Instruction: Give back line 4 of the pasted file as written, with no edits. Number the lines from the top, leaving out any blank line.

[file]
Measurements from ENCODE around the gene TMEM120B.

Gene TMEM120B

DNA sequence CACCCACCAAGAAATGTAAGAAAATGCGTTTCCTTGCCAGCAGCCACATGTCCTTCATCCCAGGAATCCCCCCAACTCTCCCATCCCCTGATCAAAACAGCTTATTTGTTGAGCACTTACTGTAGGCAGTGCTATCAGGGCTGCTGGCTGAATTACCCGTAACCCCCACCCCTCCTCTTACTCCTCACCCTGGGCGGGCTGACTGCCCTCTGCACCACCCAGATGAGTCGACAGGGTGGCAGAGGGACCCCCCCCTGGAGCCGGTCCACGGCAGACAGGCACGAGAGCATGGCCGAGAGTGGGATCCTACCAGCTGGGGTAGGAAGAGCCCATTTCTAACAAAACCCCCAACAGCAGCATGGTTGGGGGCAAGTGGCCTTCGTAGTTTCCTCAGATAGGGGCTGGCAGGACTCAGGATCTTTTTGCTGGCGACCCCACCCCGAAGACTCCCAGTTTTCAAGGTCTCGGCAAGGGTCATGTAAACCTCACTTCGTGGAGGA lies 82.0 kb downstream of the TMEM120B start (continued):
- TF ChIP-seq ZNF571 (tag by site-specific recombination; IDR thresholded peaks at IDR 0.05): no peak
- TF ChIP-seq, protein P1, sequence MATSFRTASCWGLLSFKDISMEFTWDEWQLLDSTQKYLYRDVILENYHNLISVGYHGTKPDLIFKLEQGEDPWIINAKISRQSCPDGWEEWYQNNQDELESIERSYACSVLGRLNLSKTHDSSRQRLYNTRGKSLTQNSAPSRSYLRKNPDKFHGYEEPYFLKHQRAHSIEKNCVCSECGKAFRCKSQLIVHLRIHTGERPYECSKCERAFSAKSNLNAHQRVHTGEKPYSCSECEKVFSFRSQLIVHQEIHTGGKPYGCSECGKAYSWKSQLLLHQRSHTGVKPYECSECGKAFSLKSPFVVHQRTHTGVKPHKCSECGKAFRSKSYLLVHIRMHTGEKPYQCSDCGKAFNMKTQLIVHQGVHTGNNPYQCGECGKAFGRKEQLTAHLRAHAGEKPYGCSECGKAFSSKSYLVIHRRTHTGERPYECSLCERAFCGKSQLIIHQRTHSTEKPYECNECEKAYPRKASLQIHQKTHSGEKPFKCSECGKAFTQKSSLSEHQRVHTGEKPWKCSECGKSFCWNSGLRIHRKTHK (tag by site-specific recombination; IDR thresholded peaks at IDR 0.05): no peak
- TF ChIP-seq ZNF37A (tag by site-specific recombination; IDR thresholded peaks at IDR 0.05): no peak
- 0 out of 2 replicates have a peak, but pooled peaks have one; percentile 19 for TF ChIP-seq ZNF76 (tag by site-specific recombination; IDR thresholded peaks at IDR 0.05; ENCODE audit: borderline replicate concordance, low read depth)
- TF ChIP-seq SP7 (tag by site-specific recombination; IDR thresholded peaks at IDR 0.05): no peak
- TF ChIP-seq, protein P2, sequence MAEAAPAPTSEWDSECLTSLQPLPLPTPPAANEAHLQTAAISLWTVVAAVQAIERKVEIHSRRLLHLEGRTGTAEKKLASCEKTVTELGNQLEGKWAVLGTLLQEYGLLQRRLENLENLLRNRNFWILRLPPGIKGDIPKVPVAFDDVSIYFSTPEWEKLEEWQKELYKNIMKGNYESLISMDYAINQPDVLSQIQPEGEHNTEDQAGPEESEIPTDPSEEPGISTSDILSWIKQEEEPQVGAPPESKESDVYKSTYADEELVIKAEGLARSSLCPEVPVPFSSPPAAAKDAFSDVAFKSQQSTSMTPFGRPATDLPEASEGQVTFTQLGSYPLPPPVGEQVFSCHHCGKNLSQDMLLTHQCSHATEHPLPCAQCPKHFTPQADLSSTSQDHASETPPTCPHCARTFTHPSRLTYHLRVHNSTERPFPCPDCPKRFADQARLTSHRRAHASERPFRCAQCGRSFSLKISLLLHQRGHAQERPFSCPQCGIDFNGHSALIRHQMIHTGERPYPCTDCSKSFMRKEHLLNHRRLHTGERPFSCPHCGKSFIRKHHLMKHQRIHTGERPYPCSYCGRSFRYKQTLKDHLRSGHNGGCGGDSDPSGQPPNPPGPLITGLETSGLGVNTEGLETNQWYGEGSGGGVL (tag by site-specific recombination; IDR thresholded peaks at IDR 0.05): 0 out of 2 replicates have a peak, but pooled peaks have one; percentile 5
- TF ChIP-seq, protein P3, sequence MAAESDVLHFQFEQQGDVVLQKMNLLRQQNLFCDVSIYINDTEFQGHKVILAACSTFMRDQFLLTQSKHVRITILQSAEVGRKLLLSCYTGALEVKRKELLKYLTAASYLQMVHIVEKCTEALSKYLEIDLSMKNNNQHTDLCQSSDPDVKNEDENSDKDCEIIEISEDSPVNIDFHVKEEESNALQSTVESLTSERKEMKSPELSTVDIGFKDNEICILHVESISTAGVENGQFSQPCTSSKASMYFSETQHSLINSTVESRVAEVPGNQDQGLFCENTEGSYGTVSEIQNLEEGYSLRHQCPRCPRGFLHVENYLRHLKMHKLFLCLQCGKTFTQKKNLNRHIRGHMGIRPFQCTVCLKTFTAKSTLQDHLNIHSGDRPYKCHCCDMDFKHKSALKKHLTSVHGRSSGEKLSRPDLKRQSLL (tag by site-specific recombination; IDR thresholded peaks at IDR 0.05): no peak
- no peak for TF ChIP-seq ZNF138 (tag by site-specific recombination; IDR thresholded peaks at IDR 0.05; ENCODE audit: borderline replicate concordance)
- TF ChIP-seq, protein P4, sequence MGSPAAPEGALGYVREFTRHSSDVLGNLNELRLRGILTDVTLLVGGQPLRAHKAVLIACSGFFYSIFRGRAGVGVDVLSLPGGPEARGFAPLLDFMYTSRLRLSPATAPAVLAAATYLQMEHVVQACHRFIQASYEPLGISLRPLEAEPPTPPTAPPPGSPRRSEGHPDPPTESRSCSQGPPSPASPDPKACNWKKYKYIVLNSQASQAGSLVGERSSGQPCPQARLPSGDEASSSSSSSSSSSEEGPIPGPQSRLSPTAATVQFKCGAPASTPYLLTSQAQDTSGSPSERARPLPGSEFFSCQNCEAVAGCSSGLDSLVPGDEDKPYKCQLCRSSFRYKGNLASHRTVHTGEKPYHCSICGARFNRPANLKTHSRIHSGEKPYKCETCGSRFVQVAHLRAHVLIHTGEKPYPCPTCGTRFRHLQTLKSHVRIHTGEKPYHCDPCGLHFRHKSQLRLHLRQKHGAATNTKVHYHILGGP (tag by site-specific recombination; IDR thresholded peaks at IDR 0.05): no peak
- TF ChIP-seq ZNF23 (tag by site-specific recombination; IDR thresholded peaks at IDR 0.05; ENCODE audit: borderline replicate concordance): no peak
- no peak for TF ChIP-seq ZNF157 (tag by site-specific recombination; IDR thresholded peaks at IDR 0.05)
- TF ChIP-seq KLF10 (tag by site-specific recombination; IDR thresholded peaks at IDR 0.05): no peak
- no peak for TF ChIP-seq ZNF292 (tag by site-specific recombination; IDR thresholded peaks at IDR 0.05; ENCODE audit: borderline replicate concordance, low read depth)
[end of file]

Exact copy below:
- TF ChIP-seq ZNF571 (tag by site-specific recombination; IDR thresholded peaks at IDR 0.05): no peak